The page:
Tag Archives: Centennial

When things go wrong, but it’s actually a good thing…

Submitted by Kate Goodman

Metro Denver


Sometimes, when I’m in the throes of planning meetings and activities, I wonder, “What are we really doing? Is all my work as a troop leader or volunteer worth it?”

This past weekend, I got an answer. I want to share a story about a recent service unit campout, and my A-ha! moment with my troop of 8th grade Cadettes.

It was a hectic week to begin with – a few weeks into the school year. Another leader was planning to take our four Girl Scouts up to Tomahawk Ranch for the service unit campout on Friday night, because I was coming home from a work trip late Friday. I would come up Saturday morning with the materials our troop was using to do a craft with the younger girls: a quick flashlight using copper tape, craft sticks, and those little lightbulbs- LEDs.

On Tuesday, my co-leader reported her car was out of commission, so we scrambled and found another parent who could shuttle the five of them to Tomahawk Ranch on Friday. With that settled on late Tuesday, I got up early on Wednesday and assembled the health and permission forms. I worked, then hurried home and caught my flight to a conference. I arrived home late Friday to learn everyone had gotten off safely to the campout. Relieved, I fell into bed, planning to quickly pack first thing in the morning.

I woke and began assembling my sleeping bag and day pack. A quick search of the craft materials sent my heart into adrenaline-fueled thumping – I couldn’t find two of the essential items – the copper tape and the bag of LEDs. I’d had to special order these – I wasn’t going to breeze through the craft store and get more on my way out of town. After a staticky call to my service unit leader up at camp to verify my daughter hadn’t packed these things, I resigned myself to needing to brainstorm a NEW hour-long activity for the younger girls, and began my hour-plus long drive to reach Tomahawk. In the meantime, my co-leader shared the trouble with the Cadettes, and the girls began brainstorming.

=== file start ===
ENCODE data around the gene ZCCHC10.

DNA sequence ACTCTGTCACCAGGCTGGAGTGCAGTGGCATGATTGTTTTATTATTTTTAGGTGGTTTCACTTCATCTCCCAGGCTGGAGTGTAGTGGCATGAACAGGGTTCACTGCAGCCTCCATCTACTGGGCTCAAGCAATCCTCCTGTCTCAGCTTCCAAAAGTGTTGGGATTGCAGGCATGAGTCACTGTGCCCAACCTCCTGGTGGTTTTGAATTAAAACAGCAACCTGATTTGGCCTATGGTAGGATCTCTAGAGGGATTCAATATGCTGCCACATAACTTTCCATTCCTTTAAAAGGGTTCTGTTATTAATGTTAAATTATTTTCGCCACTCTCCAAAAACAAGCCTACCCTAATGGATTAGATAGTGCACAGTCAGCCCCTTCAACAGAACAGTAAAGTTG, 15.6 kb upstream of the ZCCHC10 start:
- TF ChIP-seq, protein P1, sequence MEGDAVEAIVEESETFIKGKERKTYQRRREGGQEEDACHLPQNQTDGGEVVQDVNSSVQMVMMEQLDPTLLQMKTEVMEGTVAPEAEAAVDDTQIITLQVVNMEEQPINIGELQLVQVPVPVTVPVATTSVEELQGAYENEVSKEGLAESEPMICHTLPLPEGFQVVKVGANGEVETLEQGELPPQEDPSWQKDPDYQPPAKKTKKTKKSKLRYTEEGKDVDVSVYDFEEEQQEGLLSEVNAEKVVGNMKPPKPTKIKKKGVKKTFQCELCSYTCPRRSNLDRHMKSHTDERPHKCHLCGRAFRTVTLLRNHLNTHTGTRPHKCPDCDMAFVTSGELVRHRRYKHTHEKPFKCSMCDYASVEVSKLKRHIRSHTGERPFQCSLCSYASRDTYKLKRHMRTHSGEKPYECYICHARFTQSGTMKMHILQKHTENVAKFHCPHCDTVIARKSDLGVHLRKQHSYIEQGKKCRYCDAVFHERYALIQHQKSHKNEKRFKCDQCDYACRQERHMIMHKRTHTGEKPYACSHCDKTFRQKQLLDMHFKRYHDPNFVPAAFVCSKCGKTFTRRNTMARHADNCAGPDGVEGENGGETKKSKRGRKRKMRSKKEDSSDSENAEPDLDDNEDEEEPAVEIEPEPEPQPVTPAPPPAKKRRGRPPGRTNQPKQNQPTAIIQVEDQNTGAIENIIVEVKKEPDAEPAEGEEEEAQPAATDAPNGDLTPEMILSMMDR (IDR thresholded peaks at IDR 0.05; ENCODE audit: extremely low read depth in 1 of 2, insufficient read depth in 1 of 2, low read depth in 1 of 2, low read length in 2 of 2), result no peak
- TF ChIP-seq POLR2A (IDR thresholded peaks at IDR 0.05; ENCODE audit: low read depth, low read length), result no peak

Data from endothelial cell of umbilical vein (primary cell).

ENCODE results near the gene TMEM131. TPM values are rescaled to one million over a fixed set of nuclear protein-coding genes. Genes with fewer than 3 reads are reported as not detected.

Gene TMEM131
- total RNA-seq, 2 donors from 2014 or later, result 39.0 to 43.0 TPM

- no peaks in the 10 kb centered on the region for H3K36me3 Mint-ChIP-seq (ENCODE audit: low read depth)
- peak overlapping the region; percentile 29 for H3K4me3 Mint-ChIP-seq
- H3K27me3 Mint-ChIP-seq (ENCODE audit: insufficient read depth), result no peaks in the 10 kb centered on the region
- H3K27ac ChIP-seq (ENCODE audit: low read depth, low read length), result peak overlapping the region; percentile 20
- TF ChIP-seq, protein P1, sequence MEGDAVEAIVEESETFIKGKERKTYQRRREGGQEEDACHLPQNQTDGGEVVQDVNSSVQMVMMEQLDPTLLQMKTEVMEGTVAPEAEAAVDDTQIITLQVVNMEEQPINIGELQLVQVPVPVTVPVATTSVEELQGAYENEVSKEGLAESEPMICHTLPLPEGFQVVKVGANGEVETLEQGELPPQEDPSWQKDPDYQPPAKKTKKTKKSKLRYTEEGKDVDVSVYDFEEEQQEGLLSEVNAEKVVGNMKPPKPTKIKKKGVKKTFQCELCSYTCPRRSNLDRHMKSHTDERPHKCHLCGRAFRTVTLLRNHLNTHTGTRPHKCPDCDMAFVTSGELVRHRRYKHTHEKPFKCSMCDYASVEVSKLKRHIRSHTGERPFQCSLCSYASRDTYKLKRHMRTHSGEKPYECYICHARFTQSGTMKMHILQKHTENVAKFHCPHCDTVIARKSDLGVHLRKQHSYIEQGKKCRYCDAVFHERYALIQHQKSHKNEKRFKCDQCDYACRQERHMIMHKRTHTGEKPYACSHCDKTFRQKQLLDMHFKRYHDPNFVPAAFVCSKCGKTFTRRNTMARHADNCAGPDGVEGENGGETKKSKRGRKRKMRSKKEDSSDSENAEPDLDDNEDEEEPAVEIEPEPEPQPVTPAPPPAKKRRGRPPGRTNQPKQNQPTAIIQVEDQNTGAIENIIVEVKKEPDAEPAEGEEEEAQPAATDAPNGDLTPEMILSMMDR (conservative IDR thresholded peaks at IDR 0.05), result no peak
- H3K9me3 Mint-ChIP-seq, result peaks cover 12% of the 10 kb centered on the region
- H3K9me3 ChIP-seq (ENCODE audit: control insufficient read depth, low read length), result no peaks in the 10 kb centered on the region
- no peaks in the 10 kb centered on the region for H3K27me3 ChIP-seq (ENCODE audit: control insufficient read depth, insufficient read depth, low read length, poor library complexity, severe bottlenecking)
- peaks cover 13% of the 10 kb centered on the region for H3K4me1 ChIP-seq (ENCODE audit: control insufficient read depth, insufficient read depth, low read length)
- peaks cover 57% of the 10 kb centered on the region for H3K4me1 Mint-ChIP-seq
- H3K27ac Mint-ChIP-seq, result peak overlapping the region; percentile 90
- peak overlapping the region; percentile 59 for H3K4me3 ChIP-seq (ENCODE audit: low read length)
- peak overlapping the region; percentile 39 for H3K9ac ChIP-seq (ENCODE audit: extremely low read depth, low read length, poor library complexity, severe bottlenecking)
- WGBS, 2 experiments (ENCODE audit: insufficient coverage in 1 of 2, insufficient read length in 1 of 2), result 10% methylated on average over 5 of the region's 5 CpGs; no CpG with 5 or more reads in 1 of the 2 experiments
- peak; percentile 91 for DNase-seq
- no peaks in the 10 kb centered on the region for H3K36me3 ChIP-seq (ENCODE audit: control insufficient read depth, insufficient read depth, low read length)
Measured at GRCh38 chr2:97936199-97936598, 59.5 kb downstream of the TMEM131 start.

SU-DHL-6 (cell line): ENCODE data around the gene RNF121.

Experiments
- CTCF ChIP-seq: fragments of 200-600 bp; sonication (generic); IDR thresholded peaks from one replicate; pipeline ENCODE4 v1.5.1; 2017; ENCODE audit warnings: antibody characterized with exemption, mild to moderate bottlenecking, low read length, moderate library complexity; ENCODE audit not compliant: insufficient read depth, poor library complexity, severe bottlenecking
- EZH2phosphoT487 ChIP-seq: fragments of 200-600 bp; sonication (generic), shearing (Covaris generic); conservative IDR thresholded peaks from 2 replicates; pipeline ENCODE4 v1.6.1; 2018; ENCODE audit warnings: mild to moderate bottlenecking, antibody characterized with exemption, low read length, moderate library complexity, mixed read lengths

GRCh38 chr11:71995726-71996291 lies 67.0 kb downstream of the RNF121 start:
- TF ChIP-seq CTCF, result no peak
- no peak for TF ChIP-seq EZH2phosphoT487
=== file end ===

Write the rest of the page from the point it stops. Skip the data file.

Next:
An hour later, I arrived at camp, found the location of our station, and started talking to my co-leader and girls and a bonus Cadette from another troop.

They didn’t need my ideas. They had come up with a name-learning game, appropriate song, and activity around fire pit safety and how to start a fire, complete with hands-on gathering of ‘dead and down’ tinder, kindling, and fuel. The younger Girl Scouts had a great time at our station. They asked good questions. They joined in on the song. And they set up mock camp fires, using the “log cabin” structure – wait no, my troop taught them it was the “hashtag.” (Aaaand now I feel old.)

Five rotations later (with a lunch break in the middle) my troop had educated more than 100 other girls on these concepts. Mostly, I had stood back and watched. I occasionally pointed out the time to help them stay on schedule. I didn’t need to design the craft for them. I didn’t need to tell them how to simplify certain concepts or to make it fun. I didn’t have to tell them to split up the leading time and make sure they included our bonus Cadette. They just did it.